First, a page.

What are the routes to success for neobanks in 2021 and beyond? This topic was explored during a panel discussion at this year’s AltFi Digital Banking Forum which featured Symmie Swil, Head of SME Banking at Starling Bank, Richard Davies, CEO at Allica Bank, and our own CBO, Rivo Uibo, during which they discussed past successes and failures in the industry as well as the most viable business strategies going forward.
Since appearing on the scene approximately a decade ago, the neobanking industry has enjoyed a meteoric rise in population and customer base which does not appear to show any signs of slowing down. Despite this successful growth, the vast majority of neobanks still find themselves in a precarious economic position, one which has come under further scrutiny as a result of the global pandemic. As investors become increasingly eager to see a return on their capital, neobanks face greater pressure to convert their market gains into revenue.
It has been the norm for neobanks to follow a “scale first” strategy and they have been undoubtedly successful in doing so, with many now operating across multiple markets (Revolut and N26 being two notable examples). Whilst having operations in multiple countries can look impressive, if these gains cannot be translated into tangible profits then they do not represent a sustainable business model. Failure to monetise can have devastating effects: Zuno, a digital bank launched in 2010, was forced to shutter after losing €130 million despite being successful in customer acquisition. As Zuno’s former CEO states: “The only mistake we made was not building our credit product portfolio from the get-go”.
Many prominent neobanks are now approaching their 5 year mark, generally the milestone at which digital companies are expected to have reached their target scale and investors begin expecting a certain degree of monetisation, though how many can actually achieve this remains to be seen.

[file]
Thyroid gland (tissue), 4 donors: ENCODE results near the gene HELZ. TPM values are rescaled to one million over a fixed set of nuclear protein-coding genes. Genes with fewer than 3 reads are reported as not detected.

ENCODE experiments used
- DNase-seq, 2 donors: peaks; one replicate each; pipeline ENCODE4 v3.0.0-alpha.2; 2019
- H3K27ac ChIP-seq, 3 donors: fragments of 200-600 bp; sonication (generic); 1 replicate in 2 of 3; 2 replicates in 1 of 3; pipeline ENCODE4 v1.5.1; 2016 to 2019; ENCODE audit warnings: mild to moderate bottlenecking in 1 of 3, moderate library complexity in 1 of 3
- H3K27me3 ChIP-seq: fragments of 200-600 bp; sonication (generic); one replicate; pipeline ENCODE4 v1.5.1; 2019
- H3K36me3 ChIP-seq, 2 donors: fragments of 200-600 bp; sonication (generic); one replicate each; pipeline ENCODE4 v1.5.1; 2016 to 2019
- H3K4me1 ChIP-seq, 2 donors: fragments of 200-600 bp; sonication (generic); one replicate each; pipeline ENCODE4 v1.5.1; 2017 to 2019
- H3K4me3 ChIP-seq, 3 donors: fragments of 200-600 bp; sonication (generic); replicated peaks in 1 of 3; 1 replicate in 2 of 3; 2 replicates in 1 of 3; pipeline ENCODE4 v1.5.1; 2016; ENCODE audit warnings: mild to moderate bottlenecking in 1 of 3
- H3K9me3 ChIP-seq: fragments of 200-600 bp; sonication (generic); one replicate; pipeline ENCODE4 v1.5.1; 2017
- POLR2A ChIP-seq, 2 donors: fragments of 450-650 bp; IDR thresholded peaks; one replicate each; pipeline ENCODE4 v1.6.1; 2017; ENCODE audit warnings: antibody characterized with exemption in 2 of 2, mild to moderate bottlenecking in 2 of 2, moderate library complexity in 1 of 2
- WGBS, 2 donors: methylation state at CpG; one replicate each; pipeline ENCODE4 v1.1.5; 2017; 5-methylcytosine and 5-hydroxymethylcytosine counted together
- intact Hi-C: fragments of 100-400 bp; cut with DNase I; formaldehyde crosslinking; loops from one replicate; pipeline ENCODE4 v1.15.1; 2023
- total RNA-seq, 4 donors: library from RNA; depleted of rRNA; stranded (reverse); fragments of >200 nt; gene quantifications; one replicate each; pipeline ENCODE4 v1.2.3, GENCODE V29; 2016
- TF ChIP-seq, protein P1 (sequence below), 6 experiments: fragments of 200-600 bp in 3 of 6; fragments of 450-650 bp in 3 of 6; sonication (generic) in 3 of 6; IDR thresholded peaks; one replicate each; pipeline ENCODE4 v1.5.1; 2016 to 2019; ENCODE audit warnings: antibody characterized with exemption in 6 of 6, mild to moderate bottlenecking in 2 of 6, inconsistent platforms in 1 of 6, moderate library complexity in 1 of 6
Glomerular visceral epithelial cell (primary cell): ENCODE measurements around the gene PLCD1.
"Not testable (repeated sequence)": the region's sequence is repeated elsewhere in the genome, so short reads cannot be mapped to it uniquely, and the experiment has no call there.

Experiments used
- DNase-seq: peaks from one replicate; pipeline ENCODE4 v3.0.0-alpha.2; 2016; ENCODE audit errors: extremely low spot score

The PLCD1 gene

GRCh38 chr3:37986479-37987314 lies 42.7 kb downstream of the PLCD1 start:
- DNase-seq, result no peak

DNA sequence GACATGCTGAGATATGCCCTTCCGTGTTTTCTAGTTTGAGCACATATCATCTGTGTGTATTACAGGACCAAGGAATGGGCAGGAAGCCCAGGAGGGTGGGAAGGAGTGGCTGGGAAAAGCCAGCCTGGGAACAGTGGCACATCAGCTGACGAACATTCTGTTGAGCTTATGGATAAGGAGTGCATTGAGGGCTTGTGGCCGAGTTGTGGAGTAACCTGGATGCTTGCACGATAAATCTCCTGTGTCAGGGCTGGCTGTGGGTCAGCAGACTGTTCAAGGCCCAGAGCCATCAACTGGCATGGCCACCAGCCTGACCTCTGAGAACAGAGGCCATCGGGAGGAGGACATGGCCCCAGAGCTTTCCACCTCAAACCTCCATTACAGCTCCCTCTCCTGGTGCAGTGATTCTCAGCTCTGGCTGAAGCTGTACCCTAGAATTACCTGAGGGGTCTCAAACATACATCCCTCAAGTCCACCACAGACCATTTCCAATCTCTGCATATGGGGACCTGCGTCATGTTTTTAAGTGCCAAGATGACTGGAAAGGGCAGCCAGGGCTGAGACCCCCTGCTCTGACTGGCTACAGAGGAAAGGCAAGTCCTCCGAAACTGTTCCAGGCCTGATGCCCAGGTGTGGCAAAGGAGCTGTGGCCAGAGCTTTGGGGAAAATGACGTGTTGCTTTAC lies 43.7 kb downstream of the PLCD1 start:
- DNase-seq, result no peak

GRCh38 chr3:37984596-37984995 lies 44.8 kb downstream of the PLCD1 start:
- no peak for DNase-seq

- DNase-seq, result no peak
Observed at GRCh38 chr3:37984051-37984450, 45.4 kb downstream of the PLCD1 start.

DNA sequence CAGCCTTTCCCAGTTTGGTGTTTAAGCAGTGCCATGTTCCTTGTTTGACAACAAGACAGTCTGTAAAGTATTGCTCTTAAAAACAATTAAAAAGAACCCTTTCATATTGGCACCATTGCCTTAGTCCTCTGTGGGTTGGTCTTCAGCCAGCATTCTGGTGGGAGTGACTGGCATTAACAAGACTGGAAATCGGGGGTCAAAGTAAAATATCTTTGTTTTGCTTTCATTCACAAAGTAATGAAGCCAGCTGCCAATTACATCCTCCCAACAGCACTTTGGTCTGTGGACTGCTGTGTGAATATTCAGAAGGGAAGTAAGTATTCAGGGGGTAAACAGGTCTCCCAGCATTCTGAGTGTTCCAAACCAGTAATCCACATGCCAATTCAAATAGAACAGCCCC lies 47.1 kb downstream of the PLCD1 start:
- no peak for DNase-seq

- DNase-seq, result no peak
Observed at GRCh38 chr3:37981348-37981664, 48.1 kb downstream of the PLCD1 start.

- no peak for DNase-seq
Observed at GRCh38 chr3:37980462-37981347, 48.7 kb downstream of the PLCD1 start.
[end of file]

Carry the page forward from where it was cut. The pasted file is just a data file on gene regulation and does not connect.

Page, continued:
At present, very few neobanks are operating in the black, though there are some exceptions which can provide key insights on how to successfully transition to profitability. A notable example of a profitable neobank is UK-based Starling Bank, who have managed to successfully navigate the crisis caused by the global pandemic largely unscathed. Starling Bank boast a broad portfolio of products, but have enjoyed particular gains in the business banking sector over the past year, more specifically within SME banking, thanks to their business loans. At a time when many incumbent banks were closing their lines of credit, Starling Bank pursued these SME customers and were able to quickly roll out new lending products thanks to their digital platform. Crucially, Starling Bank recognised very early on that simply relying on the likes of account fees or transaction fees will never be sufficient if the aim is to turn a profit.
As Symmie Swil noted, Starling Bank owe a lot of their success to their ability to quickly adapt to changing circumstances and roll out new products, evidenced by their leveraging of digital banking over the past year to double their number of business banking clients. Certainly, this agility is something all neobanks should aspire to if they wish to successfully turn a profit and the key to this is a flexible banking platform.
Freemium banking is a business model which has been adopted by many neobanks and, indeed, has been successful in capturing a large share of the market. However, is this model alone sustainable if neobanks wish to turn a profit? Data would suggest that the answer is a resounding no.